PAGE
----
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The proposed amendment to the European Union Copyright Directive was approved by the European Parliament on 12th September 2018. Article 13 aims to prevent copyrighted content from being shared online without express agreement from the creator. Internet platforms like YouTube, Instagram, Facebook, Snapchat and Reddit allow their users to upload and access user-generated content such as official music videos, educational videos, memes, mash-ups, fan music covers and parodies. The issue is that some of the content contains visuals, images and sounds that that are subject to copyright.
Article 13 scraps the current notice and takedown process used by platforms. Instead, they will be expected to block new and existing content containing disputed copyright information. Access to content generated by users from non-EU countries, like the US, may also be restricted if this breaches copyright. Crucially, it will be the platforms, not the users, that will be liable for copyright infringement at the moment of upload.
Digital free speech campaigners and associations such as European Digital Rights group have criticised the Article 13 as extreme. However, artists, creators and other rightsholders have welcomed it as necessary to protect their work.
Practically, when Article 13 receives final approval, the amount of content on video sharing websites will likely decrease – but the extent of this remains to be seen. It is predicted that a cautious and preventative strategy will be adopted by platforms i.e. where there is any doubt in respect of disputed copyright material, they may simply stop videos from being uploaded altogether rather than face the risk of legal action. This could potentially have a negative impact on legitimate user-generated content such as parodies and memes, which are generally permitted under the right to parody and satire (InfoSoc Directive 2001/29).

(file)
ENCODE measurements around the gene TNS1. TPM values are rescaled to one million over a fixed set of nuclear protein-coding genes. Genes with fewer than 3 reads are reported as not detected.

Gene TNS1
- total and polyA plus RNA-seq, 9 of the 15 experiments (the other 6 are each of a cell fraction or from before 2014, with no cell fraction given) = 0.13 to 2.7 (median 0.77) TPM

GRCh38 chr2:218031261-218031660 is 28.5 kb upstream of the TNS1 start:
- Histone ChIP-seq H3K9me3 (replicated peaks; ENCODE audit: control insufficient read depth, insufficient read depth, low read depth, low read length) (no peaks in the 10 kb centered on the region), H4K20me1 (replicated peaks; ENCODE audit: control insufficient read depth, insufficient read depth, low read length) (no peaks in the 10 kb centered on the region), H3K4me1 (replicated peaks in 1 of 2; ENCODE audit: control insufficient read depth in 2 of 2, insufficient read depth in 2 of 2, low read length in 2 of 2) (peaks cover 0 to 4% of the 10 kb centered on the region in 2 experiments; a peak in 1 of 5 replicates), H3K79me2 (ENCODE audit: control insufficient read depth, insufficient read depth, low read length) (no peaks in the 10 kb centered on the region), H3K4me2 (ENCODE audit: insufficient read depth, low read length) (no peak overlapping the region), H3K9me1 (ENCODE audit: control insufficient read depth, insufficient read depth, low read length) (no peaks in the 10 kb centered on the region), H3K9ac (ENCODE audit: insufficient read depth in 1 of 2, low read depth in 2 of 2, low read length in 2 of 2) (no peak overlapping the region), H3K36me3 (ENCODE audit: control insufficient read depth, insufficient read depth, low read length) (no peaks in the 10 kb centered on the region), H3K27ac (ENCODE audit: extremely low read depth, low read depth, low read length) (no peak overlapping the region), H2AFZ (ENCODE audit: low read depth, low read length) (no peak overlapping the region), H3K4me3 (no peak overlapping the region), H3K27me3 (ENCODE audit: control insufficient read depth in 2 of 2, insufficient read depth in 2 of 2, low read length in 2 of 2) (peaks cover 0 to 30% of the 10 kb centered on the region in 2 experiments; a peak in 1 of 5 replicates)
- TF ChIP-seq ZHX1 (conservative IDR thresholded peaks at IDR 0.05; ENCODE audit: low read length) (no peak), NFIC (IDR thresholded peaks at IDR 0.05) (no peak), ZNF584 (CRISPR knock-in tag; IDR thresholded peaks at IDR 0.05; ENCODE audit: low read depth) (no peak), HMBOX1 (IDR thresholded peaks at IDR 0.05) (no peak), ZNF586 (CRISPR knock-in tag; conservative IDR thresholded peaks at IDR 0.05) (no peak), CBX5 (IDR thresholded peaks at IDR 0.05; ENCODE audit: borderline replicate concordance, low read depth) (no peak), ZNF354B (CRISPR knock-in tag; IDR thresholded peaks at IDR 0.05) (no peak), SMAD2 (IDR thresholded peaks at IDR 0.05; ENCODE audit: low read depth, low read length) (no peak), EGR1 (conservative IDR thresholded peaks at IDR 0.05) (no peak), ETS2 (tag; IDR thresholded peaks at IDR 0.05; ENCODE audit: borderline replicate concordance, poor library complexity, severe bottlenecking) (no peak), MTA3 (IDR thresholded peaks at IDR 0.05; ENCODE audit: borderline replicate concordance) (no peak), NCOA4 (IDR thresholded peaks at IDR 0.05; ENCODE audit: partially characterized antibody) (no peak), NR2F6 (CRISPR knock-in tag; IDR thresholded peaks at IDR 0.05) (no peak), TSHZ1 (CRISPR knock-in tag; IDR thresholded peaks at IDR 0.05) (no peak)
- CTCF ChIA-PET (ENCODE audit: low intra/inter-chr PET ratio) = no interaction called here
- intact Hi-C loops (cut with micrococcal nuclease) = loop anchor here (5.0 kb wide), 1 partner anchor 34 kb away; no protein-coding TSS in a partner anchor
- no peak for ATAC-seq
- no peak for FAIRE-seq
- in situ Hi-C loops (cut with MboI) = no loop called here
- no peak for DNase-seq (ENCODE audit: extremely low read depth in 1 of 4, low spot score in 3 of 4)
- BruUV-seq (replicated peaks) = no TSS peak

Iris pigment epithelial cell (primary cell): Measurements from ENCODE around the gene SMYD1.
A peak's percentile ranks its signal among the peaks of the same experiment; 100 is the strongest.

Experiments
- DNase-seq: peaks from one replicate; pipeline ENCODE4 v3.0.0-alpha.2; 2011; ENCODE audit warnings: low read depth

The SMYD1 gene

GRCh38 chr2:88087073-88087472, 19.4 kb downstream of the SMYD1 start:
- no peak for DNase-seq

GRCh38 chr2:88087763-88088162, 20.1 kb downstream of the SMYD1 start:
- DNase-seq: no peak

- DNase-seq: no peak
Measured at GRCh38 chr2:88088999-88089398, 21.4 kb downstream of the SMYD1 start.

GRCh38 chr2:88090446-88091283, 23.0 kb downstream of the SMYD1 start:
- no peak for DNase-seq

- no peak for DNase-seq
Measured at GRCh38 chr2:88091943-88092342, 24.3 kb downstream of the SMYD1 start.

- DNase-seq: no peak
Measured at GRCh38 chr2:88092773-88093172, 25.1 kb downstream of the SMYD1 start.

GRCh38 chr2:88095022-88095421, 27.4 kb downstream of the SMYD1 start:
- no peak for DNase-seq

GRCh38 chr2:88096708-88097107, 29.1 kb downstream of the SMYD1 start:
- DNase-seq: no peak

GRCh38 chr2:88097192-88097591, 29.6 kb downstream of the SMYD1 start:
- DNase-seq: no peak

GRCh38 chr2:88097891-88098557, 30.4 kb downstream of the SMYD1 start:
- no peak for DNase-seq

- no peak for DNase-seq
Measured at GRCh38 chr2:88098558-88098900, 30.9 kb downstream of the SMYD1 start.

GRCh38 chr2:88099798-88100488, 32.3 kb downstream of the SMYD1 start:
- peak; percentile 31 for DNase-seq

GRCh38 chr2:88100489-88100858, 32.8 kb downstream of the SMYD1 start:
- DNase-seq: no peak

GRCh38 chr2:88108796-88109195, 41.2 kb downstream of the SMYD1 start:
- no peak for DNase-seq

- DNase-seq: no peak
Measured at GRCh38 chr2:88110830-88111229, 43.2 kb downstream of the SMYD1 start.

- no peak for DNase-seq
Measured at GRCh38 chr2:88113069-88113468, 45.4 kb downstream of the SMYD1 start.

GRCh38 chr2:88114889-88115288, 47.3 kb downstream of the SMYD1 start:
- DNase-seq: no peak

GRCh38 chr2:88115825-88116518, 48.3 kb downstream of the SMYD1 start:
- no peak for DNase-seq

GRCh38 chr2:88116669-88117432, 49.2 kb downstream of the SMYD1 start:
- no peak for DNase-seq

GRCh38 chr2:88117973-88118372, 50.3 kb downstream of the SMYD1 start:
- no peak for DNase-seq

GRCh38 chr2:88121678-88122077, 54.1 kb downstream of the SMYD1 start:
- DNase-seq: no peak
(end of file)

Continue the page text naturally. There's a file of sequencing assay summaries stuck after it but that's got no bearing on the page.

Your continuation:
Notably, the previous draft of Article 13 contained the more stringent proposal for platforms to have upload filters to automatically delete content violating copyright. It is unlikely that a filtering algorithm would be sophisticated enough to distinguish between content intended as a meme or an expression of humour and content that genuinely infringed copyright. This proposal has since been removed however, some commentators have said the “watered-down” version of Article 13 draft still threatens free speech.
Article 13 is controversial. It attempts to reconcile the difficult balance between freedom of speech and protecting creators and artists. This has become increasingly difficult in an age where sharing and accessing videos and content has never been so easy.
The amendments to the Copyright Directive will receive the final vote January 2019. For more information visit the Intellectual Property section.
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